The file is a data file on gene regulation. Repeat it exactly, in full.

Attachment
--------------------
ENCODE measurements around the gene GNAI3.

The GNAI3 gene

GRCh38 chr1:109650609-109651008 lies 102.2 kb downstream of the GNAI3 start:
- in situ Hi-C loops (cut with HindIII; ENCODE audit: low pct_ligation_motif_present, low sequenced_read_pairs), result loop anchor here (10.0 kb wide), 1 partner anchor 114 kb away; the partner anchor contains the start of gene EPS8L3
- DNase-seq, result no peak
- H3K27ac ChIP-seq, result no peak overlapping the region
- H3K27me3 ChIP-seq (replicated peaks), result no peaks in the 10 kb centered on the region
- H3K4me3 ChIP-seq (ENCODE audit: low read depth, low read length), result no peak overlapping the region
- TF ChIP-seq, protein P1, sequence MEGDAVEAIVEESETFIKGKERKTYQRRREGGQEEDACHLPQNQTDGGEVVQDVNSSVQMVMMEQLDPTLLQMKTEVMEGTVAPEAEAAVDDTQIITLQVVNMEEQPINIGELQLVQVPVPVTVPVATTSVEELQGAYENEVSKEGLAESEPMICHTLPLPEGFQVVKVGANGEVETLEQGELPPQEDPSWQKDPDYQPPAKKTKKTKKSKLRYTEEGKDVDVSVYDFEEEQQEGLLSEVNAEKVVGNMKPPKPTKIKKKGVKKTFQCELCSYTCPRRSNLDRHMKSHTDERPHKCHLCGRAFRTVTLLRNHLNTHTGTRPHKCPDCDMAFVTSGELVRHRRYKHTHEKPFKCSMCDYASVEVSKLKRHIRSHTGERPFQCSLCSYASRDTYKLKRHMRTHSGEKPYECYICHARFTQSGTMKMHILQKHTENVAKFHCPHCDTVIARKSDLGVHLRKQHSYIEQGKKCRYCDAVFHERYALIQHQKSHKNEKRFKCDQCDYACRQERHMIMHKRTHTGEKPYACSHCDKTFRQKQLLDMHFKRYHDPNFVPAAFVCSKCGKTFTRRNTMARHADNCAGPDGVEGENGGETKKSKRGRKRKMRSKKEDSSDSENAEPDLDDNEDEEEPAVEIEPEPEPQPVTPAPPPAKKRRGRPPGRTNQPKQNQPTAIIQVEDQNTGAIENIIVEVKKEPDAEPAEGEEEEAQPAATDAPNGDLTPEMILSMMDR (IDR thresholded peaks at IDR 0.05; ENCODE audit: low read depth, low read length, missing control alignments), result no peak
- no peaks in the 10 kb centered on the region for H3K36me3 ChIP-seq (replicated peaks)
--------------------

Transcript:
ENCODE measurements around the gene GNAI3.

The GNAI3 gene

GRCh38 chr1:109650609-109651008 lies 102.2 kb downstream of the GNAI3 start:
- in situ Hi-C loops (cut with HindIII; ENCODE audit: low pct_ligation_motif_present, low sequenced_read_pairs), result loop anchor here (10.0 kb wide), 1 partner anchor 114 kb away; the partner anchor contains the start of gene EPS8L3
- DNase-seq, result no peak
- H3K27ac ChIP-seq, result no peak overlapping the region
- H3K27me3 ChIP-seq (replicated peaks), result no peaks in the 10 kb centered on the region
- H3K4me3 ChIP-seq (ENCODE audit: low read depth, low read length), result no peak overlapping the region
- TF ChIP-seq, protein P1, sequence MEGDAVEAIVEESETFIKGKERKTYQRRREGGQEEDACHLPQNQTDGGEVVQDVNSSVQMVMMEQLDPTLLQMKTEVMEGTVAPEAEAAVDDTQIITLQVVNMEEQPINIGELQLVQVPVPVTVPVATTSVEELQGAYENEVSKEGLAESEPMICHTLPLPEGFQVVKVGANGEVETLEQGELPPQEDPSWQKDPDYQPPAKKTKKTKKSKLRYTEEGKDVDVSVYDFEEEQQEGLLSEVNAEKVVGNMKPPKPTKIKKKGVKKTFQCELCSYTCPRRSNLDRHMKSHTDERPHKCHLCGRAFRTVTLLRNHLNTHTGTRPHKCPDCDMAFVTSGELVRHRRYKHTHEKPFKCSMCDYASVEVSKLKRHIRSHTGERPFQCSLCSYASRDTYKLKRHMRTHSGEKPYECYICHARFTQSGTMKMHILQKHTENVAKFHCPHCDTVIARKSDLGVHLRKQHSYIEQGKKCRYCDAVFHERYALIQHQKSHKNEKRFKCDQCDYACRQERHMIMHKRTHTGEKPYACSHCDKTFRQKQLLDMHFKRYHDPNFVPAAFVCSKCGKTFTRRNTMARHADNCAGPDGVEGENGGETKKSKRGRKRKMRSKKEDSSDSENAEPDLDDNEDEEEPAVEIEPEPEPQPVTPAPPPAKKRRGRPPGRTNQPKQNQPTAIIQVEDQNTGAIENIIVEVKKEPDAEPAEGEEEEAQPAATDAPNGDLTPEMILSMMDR (IDR thresholded peaks at IDR 0.05; ENCODE audit: low read depth, low read length, missing control alignments), result no peak
- no peaks in the 10 kb centered on the region for H3K36me3 ChIP-seq (replicated peaks)